We are what we’re afraid of.
On April 15, 2012, a free-to-play survival horror game called SCP: Containment Breach became available on the internet. In this game, you wander the halls of a laboratory-esque facility that you discover was built to house supernatural creatures of varying levels of aggression and power. As the title suggests, these creatures have escaped their confinement and are now wandering the facility along with you, and your goal is simply to survive.
Independent of anything else, this game is a fun and fairly scary time: I remember playing it with friends in my freshman dorm room shortly after release and being scared witless by a couple of the creatures. The game truly becomes critically and societally interesting, however, when you examine its origins: as a creation that arose in response to the SCP Foundation, a fan-created and -curated horror fiction website. On this website, which is styled as the internal record-keeping and scientific documentation of the fictional monster-catching organization, any person can write an entry and submit it to the archive. Entries are voted on and curated by members of the community, with entries rising to the front page with the popular vote or being marked as being explicitly sub-par (but retained on the site for transparency and democratic values, ostensibly). The videogame arose as a work of fanfiction . . . about things already generated by fans.
This is cool and interesting to me particularly as a scholar whose day job is examining digital media, but it’s cool and interesting generally because the existence of this game says things about how we interact with each other on the internet. The very way the SCP Foundation website is structured relies on user participation, not just as consumers of media but as active creators (i.e., making new entries that continue the story and meet the generic and tonal conventions of the story) and also active curators (policing entries for cohesion with the established canon of works). Fans are thus in control of the canon of the SCP in ways they generally aren’t in other forms of media, and further, taking an active role in curation of the canon is of positive benefit to the community by sifting out new quality content, rather than being irritating and gatekeeping, as we often associate with curation of fandom.
In digital media studies, we refer to things like this as “participatory culture” – it’s an idea spawned by media theorist Henry Jenkins, who claims that the immediate audience response allowed by the internet has fundamentally changed the way communities arise around texts and fandoms. And while sometimes this can definitely be leveraged for evil (I’m thinking here of all the fan petitions to change the ending of this or that piece of media), it’s also really cool and positive for people who belong to smaller or niche fan communities, like the SCP and horror more generally. While we can never get rid of gatekeeping neckbeards entirely, try though we might, what this idea of “participatory culture” does is to inherently democratize the marketplace of media ideas. You no longer need to have an agent, a signed deal and a production team several dozen people strong to make a piece of media (though it doesn’t hurt); the internet is now a place where creations such as SCP Containment Breach can exist because of the cumulative creative and intellectual work of an entire community of people. The SCP Foundation represents the idea that horror is better together; not just in its reception, but also in its creation.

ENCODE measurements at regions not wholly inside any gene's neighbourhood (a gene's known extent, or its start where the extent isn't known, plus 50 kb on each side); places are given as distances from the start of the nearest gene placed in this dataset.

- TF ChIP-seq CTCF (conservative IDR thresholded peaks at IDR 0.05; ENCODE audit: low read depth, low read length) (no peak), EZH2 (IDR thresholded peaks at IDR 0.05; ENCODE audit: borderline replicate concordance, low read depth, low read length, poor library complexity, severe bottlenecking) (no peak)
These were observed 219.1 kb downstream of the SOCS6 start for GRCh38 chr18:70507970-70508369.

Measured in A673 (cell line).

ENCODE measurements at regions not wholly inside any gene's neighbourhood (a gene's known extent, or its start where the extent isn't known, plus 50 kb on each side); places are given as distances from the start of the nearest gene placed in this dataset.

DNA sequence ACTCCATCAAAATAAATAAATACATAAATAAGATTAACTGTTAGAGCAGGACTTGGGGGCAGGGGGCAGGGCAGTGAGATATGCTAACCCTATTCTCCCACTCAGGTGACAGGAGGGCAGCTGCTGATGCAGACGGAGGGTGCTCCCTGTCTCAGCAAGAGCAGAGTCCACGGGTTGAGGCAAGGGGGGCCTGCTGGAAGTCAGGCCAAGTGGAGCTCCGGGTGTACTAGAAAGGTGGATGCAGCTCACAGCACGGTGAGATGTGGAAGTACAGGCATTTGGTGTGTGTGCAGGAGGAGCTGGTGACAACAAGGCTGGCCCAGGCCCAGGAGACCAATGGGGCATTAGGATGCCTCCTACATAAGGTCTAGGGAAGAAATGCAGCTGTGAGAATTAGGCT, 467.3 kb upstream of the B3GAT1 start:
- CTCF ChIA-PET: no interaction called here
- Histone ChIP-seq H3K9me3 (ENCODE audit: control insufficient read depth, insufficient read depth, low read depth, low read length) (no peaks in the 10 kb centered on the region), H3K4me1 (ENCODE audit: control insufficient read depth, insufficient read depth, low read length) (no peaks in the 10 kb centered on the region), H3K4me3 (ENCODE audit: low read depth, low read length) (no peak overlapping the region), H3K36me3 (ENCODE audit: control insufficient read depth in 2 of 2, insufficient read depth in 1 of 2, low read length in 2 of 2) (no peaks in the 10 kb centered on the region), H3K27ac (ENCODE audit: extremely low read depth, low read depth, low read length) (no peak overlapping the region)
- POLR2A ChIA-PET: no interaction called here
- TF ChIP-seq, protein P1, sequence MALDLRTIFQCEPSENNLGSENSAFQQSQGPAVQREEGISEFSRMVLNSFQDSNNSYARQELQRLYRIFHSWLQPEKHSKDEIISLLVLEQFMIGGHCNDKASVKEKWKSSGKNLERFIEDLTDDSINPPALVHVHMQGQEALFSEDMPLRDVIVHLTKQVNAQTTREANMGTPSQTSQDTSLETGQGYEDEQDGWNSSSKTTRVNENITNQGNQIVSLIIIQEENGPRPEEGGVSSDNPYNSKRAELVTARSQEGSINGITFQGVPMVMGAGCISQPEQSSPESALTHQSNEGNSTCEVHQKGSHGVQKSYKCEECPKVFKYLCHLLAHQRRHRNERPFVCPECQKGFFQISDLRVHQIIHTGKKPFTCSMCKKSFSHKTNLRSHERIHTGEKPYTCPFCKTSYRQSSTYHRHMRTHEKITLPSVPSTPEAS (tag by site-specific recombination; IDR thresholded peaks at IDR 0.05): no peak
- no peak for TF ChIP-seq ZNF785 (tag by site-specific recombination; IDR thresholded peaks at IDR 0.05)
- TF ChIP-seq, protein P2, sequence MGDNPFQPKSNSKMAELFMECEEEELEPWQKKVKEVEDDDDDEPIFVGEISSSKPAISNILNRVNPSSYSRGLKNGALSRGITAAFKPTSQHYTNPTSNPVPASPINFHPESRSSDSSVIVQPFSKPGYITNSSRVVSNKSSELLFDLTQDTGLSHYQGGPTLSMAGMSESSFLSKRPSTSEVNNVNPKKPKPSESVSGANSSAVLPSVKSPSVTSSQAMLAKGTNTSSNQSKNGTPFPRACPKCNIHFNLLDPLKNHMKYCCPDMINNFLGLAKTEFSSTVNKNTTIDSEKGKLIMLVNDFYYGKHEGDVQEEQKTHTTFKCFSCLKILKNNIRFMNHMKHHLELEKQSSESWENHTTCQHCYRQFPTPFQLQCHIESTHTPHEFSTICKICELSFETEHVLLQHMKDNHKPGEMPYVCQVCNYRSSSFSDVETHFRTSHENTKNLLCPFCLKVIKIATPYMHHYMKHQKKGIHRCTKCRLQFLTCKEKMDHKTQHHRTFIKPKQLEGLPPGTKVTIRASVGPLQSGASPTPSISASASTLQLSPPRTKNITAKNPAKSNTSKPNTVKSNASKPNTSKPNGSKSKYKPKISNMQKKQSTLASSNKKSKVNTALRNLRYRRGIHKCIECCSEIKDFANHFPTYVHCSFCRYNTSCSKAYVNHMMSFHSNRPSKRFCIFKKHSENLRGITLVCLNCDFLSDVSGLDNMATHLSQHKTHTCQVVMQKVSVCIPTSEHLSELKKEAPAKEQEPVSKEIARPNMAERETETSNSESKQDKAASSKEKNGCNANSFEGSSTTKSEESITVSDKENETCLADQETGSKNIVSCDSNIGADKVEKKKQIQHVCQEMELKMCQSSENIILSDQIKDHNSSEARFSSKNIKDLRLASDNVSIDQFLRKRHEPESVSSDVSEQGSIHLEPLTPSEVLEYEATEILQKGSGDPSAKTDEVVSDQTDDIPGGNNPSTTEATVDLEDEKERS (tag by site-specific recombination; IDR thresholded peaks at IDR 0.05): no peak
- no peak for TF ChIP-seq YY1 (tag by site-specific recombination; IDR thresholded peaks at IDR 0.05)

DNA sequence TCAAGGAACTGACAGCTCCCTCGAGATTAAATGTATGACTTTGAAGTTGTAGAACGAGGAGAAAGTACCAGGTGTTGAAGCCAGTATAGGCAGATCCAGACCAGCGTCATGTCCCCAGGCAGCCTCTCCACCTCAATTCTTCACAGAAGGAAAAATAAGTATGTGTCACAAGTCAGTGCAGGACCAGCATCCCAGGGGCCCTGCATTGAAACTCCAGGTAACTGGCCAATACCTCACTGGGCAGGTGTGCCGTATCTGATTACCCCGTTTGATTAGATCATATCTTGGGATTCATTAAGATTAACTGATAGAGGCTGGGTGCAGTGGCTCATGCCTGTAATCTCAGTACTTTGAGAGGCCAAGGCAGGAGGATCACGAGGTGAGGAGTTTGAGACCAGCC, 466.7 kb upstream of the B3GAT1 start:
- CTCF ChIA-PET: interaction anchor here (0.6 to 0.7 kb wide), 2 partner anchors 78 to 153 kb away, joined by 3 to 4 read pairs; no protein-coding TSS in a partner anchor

I’ve personally drawn from the SCP archive in my own gaming – as a GM of a group of players gathered around the tabletop RPG Monster of the Week, I created a story based in the SCP universe, where the players were low-level operatives of the Foundation. Each week, they faced off against a different creature who I’d pull from the archive and build into the game using the mechanics of the system. While the creatures were not my individually created IP, my fan-work with the archive created a new and interesting series of documents that contributed to how I and my players understood the SCP universe. Without this experience of play, I think my appreciation of the creative work of the entry-writers would be flatter, less nuanced.
All this to say, horror – whether it’s games, films, or creepypastas – is a collaborative, communal endeavor that’s just fundamentally better when we try to pull new and creative things out of the scary worlds we’re flung into. While I’m not suggesting you aren’t a true horror fan if you aren’t writing Pyramid Head fanfiction, I am suggesting that, if you have the creative itch, the online horror and horror games community is an excellent place to scratch.
Emma Kostopolus is an Assistant Professor of English at Valdosta State University. Online, you can find her nowhere, but check out her film reviews for Ghouls Magazine and her recent article for Computers and Composition Online. She’s also the co-author of Ace Detective, a murder mystery dating sim you can play at oneshotjournal.com.